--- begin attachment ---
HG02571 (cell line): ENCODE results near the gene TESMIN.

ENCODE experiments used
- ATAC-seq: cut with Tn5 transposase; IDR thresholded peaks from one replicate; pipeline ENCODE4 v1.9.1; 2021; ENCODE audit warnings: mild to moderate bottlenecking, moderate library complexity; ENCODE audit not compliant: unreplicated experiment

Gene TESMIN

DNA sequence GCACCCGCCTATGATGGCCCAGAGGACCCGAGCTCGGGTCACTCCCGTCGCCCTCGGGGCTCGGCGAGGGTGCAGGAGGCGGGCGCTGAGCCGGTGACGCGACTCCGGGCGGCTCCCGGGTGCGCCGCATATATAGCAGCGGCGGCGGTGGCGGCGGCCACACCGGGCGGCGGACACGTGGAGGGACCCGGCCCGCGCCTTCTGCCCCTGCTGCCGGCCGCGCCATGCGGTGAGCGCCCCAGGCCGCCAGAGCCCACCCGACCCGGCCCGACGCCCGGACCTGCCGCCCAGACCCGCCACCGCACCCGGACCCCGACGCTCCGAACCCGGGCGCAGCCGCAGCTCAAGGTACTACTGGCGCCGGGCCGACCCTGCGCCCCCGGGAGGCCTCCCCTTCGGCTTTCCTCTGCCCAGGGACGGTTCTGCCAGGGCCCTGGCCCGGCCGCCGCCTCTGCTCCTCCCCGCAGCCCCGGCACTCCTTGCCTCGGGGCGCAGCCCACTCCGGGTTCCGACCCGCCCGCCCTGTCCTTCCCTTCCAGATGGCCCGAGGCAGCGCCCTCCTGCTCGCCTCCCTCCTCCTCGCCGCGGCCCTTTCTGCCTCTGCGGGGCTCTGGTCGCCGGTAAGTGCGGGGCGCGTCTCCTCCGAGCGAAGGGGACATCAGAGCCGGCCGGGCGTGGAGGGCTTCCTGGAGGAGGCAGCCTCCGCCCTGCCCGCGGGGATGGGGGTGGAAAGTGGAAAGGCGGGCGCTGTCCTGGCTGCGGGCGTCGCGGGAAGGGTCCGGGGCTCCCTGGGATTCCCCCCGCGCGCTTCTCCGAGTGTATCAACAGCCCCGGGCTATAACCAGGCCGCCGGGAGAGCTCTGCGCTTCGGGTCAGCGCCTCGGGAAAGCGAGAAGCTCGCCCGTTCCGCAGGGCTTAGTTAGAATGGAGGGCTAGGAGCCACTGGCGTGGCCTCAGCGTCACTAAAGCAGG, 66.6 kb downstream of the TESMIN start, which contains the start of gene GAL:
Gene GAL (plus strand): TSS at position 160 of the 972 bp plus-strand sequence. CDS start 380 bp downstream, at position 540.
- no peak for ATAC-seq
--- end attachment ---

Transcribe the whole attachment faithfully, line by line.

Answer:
HG02571 (cell line): ENCODE results near the gene TESMIN.

ENCODE experiments used
- ATAC-seq: cut with Tn5 transposase; IDR thresholded peaks from one replicate; pipeline ENCODE4 v1.9.1; 2021; ENCODE audit warnings: mild to moderate bottlenecking, moderate library complexity; ENCODE audit not compliant: unreplicated experiment

Gene TESMIN

DNA sequence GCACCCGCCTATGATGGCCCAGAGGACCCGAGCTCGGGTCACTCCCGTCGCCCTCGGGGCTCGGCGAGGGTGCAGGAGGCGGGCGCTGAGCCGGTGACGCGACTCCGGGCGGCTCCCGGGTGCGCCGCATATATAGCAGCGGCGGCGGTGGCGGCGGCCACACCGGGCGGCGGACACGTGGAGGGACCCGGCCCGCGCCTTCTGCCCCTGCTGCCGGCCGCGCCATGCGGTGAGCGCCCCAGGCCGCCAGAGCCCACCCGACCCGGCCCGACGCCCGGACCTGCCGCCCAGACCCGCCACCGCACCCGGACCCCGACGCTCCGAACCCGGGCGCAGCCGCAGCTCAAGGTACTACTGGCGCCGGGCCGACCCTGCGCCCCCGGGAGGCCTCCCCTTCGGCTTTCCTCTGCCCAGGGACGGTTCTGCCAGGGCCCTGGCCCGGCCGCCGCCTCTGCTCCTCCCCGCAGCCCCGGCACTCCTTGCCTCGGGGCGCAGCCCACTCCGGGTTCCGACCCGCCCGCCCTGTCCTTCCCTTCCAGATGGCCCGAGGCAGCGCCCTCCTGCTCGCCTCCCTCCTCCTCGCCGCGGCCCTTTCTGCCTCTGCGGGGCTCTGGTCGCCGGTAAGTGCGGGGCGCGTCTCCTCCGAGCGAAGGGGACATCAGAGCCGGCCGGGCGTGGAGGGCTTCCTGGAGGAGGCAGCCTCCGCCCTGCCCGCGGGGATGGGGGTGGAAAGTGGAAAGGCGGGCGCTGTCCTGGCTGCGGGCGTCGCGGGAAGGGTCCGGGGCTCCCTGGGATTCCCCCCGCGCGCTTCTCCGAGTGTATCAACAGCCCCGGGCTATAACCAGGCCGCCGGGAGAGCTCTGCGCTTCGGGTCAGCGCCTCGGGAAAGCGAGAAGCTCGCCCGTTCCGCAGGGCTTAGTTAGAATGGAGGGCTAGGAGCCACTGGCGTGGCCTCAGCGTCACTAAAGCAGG, 66.6 kb downstream of the TESMIN start, which contains the start of gene GAL:
Gene GAL (plus strand): TSS at position 160 of the 972 bp plus-strand sequence. CDS start 380 bp downstream, at position 540.
- no peak for ATAC-seq